Despite promises that help would “go out the door immediately,” Americans are still waiting on economic relief. Of course, not all of the blame rests on Biden’s shoulders — if it were up to Mitch McConnell, for example, we probably wouldn’t be getting anything at all. However, now that the Democrats essentially have as much power as they’re willing to use, that’s not as much of an excuse.
As if the wait alone isn’t bad enough, it seems as though less help is coming than what we were initially led to believe as well. First, the Democrats backed down on the size of the survival checks, and now it turns out that Biden is saying that the $15 minimum wage that was supposed to be part of the next relief bill “likely isn’t happening” either. One wonders whether the meeting with Jamie Dimon and “other leading business executives” may have had anything to do with that.
Another major let-down is Biden’s proposal to subsidize COBRA payments for those who lost work during the pandemic. As Andrew Perez wrote for The Daily Poster:
“Instead of enacting a universal Medicare for All health care system that would save the United States and its citizens hundreds of billions of dollars annually, temporarily expanding Medicare or championing a promised ‘public option,’ Democrats are rallying behind a health care proposal that will funnel tens of billions of dollars to corporate health insurance companies even as they are already experiencing record profits and jacking up premiums, while continuing to deny claims.”
Democrats are also apparently “embracing” a risky plan that could end in “billions of dollars in cuts” to Medicare and other programs. According to Politico, “top Democrats are already shrugging off the threat, insistent that Congress will once again act in time,” but I, for one, am not so sure that I share their optimism.
On the subject of unwarranted optimism, there are those who are seemingly failing to grasp the urgency of the situation. For instance, there was a headline from The Hill making the rounds on social media recently which read: “Study: $1,400 stimulus checks would help 22.6 million pay bills through mid-July.” Some would like to use such information to imply that things are looking up, but that is actually a tiny fraction of the population, and many more than that are facing hardship. In December 2020, it was projected that 54 million people in the US would be experiencing food insecurity by the end of the year, 18 million of those being children.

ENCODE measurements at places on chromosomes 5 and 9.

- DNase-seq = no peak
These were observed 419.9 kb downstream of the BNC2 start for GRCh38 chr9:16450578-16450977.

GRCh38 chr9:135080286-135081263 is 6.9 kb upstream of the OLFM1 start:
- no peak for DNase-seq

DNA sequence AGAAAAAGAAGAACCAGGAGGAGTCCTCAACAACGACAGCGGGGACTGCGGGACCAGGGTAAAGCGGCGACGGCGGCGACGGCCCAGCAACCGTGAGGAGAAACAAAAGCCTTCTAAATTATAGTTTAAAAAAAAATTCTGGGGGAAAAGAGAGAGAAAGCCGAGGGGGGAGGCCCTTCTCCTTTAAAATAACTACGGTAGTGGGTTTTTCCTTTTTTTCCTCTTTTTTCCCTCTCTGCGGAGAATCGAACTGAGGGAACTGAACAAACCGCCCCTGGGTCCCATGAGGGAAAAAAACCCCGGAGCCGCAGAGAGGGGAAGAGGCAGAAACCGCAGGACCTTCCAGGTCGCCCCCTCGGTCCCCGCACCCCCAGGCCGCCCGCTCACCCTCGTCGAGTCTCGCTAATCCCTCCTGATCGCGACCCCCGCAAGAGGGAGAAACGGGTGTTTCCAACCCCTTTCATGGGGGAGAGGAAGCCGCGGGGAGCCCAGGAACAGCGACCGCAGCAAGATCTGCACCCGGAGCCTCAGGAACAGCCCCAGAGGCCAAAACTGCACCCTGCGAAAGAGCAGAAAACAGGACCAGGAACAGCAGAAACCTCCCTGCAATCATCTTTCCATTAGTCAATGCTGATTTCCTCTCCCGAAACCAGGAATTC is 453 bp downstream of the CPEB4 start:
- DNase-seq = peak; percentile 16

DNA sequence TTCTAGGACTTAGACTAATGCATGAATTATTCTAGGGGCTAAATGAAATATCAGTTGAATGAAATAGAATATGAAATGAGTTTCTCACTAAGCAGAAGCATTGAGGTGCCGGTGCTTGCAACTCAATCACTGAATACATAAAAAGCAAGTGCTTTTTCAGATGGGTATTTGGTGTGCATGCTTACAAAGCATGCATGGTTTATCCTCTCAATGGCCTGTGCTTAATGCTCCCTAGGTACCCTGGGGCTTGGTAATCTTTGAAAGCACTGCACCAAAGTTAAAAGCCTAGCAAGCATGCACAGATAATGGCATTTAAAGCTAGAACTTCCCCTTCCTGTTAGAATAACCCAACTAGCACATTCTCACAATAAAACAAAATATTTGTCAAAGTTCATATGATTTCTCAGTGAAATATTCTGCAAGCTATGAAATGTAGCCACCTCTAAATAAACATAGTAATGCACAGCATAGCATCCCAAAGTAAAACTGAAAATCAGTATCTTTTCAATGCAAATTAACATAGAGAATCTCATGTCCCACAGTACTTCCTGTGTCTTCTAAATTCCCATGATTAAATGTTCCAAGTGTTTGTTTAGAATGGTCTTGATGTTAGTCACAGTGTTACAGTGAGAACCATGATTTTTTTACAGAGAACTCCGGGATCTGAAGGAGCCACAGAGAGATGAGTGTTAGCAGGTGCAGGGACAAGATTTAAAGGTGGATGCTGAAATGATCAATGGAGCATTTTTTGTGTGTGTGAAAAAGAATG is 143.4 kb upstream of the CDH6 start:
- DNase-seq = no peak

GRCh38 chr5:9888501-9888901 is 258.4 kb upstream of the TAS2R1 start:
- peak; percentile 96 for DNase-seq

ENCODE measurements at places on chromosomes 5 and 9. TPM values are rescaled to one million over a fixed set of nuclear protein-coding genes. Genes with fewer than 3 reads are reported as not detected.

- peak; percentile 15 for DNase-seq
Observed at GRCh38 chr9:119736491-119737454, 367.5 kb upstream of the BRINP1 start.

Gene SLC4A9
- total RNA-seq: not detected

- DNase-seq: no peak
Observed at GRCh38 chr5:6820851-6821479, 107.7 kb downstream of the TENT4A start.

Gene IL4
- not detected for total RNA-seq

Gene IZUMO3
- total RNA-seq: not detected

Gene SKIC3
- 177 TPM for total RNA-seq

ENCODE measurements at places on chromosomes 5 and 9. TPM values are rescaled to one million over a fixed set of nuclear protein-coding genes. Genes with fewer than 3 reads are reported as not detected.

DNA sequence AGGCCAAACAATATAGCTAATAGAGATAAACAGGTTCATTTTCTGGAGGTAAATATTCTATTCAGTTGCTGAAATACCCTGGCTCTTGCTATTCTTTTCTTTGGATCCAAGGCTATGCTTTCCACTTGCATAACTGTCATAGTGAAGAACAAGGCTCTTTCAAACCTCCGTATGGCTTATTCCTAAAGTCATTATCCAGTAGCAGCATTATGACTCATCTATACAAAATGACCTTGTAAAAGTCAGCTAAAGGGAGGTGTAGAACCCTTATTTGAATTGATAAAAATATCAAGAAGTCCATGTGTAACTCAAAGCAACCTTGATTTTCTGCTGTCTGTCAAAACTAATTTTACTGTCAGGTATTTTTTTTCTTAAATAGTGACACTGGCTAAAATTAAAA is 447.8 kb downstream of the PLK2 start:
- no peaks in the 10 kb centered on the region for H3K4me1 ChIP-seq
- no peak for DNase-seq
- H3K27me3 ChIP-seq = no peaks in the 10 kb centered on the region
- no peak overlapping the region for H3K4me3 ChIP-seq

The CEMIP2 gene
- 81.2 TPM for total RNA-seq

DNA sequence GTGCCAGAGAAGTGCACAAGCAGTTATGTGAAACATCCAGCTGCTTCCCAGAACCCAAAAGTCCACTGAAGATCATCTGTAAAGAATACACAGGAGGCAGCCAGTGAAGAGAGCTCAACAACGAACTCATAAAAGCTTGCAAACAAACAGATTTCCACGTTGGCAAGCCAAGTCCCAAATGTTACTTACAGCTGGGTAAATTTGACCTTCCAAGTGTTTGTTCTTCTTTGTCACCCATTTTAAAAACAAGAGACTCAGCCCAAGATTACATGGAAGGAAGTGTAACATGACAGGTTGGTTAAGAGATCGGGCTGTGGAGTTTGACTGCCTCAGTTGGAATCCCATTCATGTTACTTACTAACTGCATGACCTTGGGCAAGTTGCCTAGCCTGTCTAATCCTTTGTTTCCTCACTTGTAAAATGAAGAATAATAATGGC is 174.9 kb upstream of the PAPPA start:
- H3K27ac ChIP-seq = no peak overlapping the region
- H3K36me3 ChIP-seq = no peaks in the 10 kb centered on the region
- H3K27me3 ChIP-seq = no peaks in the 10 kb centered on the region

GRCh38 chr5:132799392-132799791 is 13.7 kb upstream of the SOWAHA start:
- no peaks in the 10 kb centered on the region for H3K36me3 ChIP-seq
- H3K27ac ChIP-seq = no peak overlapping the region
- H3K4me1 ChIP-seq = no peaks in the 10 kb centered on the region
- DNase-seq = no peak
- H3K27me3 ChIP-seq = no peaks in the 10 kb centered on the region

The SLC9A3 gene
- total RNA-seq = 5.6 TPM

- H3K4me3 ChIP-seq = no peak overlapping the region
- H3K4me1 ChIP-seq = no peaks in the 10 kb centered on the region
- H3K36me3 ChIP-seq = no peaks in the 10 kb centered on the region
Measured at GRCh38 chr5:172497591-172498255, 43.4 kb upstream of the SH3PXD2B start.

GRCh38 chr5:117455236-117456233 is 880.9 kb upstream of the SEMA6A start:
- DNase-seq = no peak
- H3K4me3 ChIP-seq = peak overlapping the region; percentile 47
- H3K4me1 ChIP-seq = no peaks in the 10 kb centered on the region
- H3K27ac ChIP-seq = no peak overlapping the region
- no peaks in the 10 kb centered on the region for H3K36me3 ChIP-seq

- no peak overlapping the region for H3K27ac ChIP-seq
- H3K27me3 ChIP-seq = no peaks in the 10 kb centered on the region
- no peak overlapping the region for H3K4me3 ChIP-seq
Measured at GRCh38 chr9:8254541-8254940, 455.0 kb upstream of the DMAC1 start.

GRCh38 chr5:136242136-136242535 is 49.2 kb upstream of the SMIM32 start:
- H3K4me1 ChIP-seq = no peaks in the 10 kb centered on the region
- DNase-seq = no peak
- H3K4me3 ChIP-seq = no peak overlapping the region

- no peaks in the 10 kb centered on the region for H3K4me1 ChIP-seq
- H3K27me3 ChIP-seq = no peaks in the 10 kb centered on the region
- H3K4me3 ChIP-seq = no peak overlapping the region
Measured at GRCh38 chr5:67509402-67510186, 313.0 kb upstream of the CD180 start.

The study that the article in The Hill references does say that those who are worse off will need “additional financial help,” but suggests that “stimulus checks are too blunt of a tool for them,” and recommends extending unemployment benefits instead. That may not be a bad idea, however, considering that many of the businesses which closed during the pandemic won’t be reopening, it seems like something more will be needed. Federal Reserve chair Jerome Powell says that the “real unemployment rate” is close to 10%, and that “We are still very far from a strong labor market whose benefits are broadly shared.” Other estimates suggest that the number may be even higher, perhaps almost twice the rate quoted by Powell. Whatever the case may be, just letting those who are unable to find work due to either business closures or pandemic concerns slide further into poverty will do nothing to help the economy.
Even before 2020 and the pandemic, many Americans were struggling. In 2017, it was reported that 78% of workers in the US were living paycheck to paycheck. That same year, another report showed that 57% of Americans didn’t “have enough cash to cover a $500 unexpected expense.” The pandemic didn’t cause our current economic woes itself, it exacerbated existing problems. As William Pesek wrote in Forbes, “The coronavirus shock is a once-in-a-century health shock layered atop a devastating trade war, on top a global financial system still recovering from the earlier 2008 global crisis.” As he further points out, “you can’t apply conventional tools to a wildly unconventional crisis.” Status-quo solutions won’t do the trick here, not that they ever really have. Some members of Congress, such as Rep. Ro Khanna, have expressed support for monthly checks, which would help the unemployed as well as those who may be working, but are still living paycheck to paycheck.
While we may be on our own for now, there are many who are doing what they can through mutual aid. If you need help or would like to get involved yourself, mutualaidhub.org has a map with links to organizations around the country.